Kelli Osterloo

Electrical specialist Kelli Osterloo, the only Lighting Certified engineer in the state, expects to see more clients switching existing fixtures out for high-efficiency LED versions. She’s just finishing a building-wide replacement at Rapid City’s three-story City Hall, an original TSP design completed in the 1980s. Companies now are releasing products that combine an LED fixture with a UV-C light source—proven to inactivate viruses that cause COVID-19, SARS, influenza, MRSA, and other Class 2 and 3 infectious diseases. Unfortunately, UV-C is the shortest of all UV wavelengths and can cause severe skin burns and eye damage even with short exposure.

“We’ve seen these used in operating rooms and other healthcare settings, but more recently, more sales reps are sending information to suggest them for open offices or locker rooms,” Osterloo said. “The key thing is that rooms can’t be occupied during that cleaning cycle. The combo fixtures include occupancy sensors so they’ll automatically turn off, avoiding overlap between disinfecting mode and allowing for safe operation. We’re seeing more manufacturers push that technology and we’re studying how and when it’s right to implement for certain projects.”

Chris Maks

Another virus-zapping method, ionization, also has its drawbacks. The systems should produce enough ions to kill the novel coronavirus, but they also produce ozone gas. “The most proven strategy we’ve seen across all categories is bringing in enough fresh air, circulating it, and exhausting air outdoors,” mechanical engineer Chris Maks said.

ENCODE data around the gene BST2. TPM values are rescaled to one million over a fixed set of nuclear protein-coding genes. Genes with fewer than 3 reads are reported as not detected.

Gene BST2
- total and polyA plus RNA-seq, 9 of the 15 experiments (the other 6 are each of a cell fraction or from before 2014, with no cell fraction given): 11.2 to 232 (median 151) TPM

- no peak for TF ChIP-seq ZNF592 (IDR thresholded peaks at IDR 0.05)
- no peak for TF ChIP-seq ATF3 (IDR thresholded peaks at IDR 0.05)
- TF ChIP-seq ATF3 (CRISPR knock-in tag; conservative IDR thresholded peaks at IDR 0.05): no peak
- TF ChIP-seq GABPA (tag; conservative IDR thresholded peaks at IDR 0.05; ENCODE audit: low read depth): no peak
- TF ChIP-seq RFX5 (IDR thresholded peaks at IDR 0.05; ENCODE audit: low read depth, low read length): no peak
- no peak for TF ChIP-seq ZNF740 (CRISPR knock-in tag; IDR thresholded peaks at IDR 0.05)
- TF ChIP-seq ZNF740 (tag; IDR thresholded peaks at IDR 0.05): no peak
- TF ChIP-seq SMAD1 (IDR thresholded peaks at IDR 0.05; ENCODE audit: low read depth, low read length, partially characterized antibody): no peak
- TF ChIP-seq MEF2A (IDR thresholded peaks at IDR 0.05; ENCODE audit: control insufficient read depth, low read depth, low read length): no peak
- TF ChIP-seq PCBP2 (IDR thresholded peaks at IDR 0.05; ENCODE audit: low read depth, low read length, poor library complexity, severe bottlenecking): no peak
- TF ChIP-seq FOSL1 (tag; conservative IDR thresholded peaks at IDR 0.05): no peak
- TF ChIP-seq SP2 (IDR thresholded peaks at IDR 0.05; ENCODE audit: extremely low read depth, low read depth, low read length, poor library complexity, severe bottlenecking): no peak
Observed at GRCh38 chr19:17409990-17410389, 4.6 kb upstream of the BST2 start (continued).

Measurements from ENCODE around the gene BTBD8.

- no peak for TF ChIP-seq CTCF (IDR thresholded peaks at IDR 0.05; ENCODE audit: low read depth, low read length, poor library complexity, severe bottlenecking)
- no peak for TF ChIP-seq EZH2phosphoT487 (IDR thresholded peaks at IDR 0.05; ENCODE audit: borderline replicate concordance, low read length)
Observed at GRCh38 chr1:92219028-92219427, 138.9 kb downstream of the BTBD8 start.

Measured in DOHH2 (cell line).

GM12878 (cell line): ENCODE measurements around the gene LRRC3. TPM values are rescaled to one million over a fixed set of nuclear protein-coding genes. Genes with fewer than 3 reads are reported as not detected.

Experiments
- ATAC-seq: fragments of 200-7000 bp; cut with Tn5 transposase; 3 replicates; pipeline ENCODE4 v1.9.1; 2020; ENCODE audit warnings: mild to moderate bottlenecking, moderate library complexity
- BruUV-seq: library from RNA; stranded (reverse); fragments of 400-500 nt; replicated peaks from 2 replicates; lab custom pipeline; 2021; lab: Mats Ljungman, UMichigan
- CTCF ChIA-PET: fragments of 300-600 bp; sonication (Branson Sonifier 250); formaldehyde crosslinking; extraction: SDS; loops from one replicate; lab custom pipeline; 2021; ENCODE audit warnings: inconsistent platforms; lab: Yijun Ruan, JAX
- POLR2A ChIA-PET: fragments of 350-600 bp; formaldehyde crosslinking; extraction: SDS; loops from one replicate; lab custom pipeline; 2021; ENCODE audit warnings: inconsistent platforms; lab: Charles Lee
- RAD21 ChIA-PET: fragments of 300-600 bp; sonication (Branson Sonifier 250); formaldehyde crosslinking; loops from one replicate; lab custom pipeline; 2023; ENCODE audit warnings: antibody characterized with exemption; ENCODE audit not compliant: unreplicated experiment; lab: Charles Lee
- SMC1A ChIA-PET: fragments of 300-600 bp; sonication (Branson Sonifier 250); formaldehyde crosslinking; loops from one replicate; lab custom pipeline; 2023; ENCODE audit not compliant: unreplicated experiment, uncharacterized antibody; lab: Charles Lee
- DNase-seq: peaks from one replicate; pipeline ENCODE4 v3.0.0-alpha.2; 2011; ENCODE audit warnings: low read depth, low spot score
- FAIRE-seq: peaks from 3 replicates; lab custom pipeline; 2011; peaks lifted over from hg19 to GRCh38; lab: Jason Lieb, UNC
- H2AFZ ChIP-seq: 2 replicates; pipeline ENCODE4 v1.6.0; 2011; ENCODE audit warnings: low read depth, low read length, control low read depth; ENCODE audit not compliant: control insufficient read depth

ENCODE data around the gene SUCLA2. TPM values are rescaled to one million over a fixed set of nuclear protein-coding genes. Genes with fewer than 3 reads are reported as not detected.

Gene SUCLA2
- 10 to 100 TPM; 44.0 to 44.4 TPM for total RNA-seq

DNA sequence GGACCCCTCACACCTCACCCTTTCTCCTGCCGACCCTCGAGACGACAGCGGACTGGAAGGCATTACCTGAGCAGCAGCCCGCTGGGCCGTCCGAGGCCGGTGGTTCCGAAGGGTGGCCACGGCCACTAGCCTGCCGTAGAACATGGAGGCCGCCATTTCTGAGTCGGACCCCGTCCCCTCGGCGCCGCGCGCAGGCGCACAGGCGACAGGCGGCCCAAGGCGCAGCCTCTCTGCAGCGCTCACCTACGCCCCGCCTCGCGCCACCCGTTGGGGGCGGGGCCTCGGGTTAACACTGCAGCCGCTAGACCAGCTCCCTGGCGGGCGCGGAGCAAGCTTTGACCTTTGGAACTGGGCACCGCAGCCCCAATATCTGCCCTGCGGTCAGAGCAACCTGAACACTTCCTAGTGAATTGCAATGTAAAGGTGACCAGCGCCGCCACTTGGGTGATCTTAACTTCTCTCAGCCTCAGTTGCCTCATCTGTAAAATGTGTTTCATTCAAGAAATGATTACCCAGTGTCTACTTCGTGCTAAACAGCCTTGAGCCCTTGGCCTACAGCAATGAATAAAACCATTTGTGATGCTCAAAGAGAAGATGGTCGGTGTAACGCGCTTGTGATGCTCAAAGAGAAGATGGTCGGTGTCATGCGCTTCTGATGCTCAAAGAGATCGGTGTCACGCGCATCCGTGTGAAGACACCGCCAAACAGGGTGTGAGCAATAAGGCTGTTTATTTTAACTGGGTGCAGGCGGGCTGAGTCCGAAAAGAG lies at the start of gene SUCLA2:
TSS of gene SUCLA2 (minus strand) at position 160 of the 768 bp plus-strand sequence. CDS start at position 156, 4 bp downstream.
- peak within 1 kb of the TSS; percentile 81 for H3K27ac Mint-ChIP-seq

One of the latest products aims to detect another kind of particle in the air: fumes created by vaping. “We’re used to seeing smoke detectors everywhere, and these look very similar,” Osterloo said. They can be installed in settings where cameras aren’t appropriate. “We’ve not really had a lot of opportunities to use those yet, but they might make sense in bathrooms for a high school or on a plane.”

Other new uses for existing technology create a more touchless experience. Most controlled-access door systems require swiping a badge, entering a keypad code, or pressing a button to activate an alert for a person on the inside to check the security camera and allow entry. A touchless system’s motion sensor allows the individual outside to set off the alert with a wave of the hand. This drastically reduces surface transmission, minimizes cleaning needs, and can replace standard ADA door-operator buttons. Some offices allow visitors to check in on self-monitoring tablet devices with an embedded infrared thermometer, eliminating the need for a staff member to screen people in the lobby.

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